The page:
Some theological reflections on land and food Fr. Seán McDonagh, SSc

During the past few weeks I have been writing about food, agriculture and agribusiness.  People might raise a question: what has that got to do with the gospel of Jesus?   In this column I will argue that Christians ought to be concerned about the abuse of land which is at the heart of petrochemical agriculture.

In the Judeo-Christian tradition, land is one of God’s most precious gifts to humankind.  The second account of creation in the Book of Genesis tells us that God’s involvement with humans does not end with creating us. He is continually accompanying us in all our endeavours.  The text tells us that “the Lord God planted a garden in Eden, in the east and there he put the man he had fashioned” (Genesis 2: 8).  God instructed the man to “till and to keep the land (Genesis 2: 15).  Scripture scholars tell us that the Hebrew words used here have overtones of service – protection and defending the land from harm.

The biblical tradition of stewardship has emerged from this perspective.  Every seven years the land was to be allowed to remain fallow in order to regain its healthy fertility (Exodus 23: 10-11).  The Israelites knew that the current cultivator of the land were God’s tenants.  There were restrictions on what a farmer could do with the land.  For example, “the land must not be sold in perpetuity, for the land belongs to me and to me you are only strangers and guests” (Leviticus 25:23).

It is clear from reading the Gospels that there was a massively inequitable distribution of land at the time of Jesus.  This caused enormous suffering and hardship.  Powerful landlords, many of them associated with Herod Antipas, had taken over much of the land just as agribusiness has done in the past five decades.  In his own life-time Jesus would have seen the livelihood of many independent land-owners being undermined.  Some were reduced to tenancy, others worked as day-labourers, while some took to the roads and joined bandit groups.  Jesus’ critique of the greed and acquisitiveness of the group known as the Heroidians was a direct response to their rapacious behaviour.  He would also have known that the poor had borne must of the costs of Antipas’s building programme at Sepphoris,  which is located 6 kilometres from Nazareth,  and also at Tiberias on the shores of Lake Galilee.

At the same time, the Temple cult was controlled by the Sadducees and Pharisees.  These two groups, mainly centred in Jerusalem, grew rich through the tithes and other offerings which the poor gave when they came to Jerusalem on pilgrimage.  Jesus’ own mission was directed towards these poor people in Galilee.   He set out to inspire them with a vision of a new order grounded in his own experience of the Father’s love and care.  A new social order was to be based, not on greed or exploitation, but on God’s unconditional love for all.  The scripture scholar, Professor Seán Freyne in his book, Texts, Contexts and Cultures, makes the point that we should not interpret the ministry of Jesus as a religious leader who was able to succinctly present universal truths to a rural audience.  Rather the local situation was always at the heart of Jesus’ teaching, which makes what he had to say even more relevant to our own time.   Finally, by linking his mission to the Jubilee Year concept ( Luke 4: 18 -19), Jesus was making it very clear that he was on the side of the dispossessed:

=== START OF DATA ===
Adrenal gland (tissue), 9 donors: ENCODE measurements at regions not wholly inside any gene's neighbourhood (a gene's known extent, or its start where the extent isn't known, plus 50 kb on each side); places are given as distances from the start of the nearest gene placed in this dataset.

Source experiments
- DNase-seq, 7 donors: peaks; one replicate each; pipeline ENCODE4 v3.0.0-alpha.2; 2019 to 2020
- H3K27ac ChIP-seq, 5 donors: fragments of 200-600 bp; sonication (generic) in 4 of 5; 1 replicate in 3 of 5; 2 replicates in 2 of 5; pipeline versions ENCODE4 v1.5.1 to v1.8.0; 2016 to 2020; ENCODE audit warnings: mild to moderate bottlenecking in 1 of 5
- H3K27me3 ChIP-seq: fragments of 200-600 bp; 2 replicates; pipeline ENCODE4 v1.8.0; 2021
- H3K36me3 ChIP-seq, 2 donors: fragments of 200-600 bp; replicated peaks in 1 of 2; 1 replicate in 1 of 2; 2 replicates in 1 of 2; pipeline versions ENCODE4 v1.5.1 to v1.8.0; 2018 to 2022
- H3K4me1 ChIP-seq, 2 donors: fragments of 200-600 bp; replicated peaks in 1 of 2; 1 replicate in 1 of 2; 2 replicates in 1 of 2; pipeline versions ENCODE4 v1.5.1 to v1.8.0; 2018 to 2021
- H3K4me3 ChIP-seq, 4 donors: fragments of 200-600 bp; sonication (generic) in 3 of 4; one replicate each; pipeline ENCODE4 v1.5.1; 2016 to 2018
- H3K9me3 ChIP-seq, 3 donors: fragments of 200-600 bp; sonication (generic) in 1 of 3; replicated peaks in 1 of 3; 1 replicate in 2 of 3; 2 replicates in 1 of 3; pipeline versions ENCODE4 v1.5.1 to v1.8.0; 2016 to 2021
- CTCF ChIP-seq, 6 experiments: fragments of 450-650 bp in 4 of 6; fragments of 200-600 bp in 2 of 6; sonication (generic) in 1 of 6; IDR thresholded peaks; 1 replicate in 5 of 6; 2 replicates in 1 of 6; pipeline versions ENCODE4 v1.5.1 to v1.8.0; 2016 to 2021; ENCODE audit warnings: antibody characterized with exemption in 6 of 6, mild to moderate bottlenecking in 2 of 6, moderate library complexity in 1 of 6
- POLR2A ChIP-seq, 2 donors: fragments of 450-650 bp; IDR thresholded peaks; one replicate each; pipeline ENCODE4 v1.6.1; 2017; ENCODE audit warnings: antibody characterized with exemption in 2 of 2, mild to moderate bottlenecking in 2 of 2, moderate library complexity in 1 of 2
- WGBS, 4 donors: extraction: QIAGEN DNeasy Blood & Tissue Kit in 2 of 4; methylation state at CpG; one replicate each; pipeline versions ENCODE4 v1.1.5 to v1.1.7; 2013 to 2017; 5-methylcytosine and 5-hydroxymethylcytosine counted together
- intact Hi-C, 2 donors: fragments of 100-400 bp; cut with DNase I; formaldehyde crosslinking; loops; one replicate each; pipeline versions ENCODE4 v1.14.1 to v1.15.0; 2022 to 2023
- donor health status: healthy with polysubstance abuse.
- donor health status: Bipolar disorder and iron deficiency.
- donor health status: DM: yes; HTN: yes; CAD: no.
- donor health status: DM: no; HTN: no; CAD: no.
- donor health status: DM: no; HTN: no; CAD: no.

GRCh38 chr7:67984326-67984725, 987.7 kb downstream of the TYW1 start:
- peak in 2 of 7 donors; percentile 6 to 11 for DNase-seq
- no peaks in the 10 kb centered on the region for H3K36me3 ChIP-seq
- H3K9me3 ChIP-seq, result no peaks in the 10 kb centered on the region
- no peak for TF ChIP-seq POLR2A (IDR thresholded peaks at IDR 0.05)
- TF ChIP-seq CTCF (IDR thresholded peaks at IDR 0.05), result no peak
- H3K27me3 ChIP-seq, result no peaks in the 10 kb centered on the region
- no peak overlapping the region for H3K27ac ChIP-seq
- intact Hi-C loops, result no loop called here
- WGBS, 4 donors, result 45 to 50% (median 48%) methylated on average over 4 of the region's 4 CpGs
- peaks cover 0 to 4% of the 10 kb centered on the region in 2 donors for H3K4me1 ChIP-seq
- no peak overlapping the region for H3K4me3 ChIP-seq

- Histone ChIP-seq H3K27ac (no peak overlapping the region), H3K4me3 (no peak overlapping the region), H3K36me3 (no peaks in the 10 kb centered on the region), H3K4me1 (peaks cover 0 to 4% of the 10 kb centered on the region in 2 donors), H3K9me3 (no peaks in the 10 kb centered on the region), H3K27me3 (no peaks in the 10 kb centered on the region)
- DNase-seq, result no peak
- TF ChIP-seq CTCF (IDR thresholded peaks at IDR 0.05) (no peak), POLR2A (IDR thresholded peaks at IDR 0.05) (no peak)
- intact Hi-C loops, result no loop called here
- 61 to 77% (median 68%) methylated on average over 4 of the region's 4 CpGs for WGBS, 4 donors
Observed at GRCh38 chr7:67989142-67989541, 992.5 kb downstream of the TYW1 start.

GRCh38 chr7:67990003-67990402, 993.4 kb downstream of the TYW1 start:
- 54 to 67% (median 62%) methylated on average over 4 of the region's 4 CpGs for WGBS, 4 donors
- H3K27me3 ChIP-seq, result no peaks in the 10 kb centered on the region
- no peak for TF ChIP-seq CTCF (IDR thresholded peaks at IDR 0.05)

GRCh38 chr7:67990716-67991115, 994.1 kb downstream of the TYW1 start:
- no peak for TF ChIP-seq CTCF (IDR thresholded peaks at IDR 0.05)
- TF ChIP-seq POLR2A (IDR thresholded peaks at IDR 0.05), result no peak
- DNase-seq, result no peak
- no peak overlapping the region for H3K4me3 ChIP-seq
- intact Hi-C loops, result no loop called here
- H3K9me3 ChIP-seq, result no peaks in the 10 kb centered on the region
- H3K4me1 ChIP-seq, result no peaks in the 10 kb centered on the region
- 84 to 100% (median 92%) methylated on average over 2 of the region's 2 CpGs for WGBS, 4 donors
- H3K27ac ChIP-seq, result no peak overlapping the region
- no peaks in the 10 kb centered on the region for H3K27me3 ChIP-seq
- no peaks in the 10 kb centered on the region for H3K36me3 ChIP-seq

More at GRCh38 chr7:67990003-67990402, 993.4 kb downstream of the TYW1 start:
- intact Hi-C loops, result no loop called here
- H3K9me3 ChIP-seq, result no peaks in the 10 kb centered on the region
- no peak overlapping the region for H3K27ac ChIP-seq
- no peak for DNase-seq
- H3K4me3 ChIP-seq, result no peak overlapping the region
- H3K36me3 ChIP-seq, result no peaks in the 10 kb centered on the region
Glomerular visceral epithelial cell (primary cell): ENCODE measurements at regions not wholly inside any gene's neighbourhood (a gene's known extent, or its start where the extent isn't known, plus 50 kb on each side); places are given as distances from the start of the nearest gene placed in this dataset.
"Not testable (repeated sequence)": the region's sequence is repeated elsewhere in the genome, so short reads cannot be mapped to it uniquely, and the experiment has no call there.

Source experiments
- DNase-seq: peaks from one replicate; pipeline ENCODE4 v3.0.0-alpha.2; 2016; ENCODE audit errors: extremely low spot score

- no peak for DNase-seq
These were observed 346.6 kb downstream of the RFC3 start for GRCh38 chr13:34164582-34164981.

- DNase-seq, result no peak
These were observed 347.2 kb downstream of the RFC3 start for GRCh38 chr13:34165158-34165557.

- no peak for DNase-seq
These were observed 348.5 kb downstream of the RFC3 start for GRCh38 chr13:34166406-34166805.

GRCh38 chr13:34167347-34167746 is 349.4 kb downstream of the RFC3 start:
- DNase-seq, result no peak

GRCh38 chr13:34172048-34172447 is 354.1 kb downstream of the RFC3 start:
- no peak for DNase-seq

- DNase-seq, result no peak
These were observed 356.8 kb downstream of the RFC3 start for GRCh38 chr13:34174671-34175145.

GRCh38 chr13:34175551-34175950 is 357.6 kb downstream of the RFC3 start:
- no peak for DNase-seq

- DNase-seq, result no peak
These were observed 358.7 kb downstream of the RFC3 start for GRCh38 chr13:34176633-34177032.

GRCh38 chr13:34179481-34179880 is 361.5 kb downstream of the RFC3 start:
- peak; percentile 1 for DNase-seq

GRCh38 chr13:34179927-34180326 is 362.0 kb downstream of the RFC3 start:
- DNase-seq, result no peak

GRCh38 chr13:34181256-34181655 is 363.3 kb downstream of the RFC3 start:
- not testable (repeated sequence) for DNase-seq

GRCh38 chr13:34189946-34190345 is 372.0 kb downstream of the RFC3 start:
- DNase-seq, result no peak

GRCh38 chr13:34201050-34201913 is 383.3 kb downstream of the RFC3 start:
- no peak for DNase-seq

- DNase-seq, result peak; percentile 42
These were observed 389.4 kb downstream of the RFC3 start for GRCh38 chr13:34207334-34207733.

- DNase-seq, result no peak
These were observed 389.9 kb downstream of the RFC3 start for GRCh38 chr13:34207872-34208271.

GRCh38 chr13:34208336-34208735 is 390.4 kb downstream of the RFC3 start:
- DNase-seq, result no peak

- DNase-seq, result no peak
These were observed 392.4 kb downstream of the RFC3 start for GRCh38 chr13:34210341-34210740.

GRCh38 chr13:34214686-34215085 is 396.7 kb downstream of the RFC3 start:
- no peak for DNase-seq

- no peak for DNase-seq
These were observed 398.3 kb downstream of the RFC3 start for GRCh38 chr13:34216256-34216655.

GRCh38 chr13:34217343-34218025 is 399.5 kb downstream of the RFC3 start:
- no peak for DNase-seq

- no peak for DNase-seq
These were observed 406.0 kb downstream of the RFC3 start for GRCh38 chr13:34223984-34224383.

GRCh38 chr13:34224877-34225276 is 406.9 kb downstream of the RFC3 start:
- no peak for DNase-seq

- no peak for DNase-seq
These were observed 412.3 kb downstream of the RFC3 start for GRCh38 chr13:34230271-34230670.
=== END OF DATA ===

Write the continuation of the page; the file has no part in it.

The spirit of the Lord has been given to me,

for he has anointed me.

He sent me to bring good news to the poor,

to proclaim liberty to captives

and to the blind new sight,

to set the downtrodden free,

to proclaim the Lord’s year of favour.

Even though the Jubilee idea was never fully implemented in practice, it did hold out the hope that land, which had been appropriated through a variety of means, would be restored to the rightful owner after 50 years.

Given that the Gospel was first preached in a very exploitative and unjust socio-economic context, it is amazing that  the Churches today have very little to say about how, during the past 50 years, a small elite group have taken over a sizeable portion of the lands of the world.  As a result they have more and more control over how our food is produced and processed.


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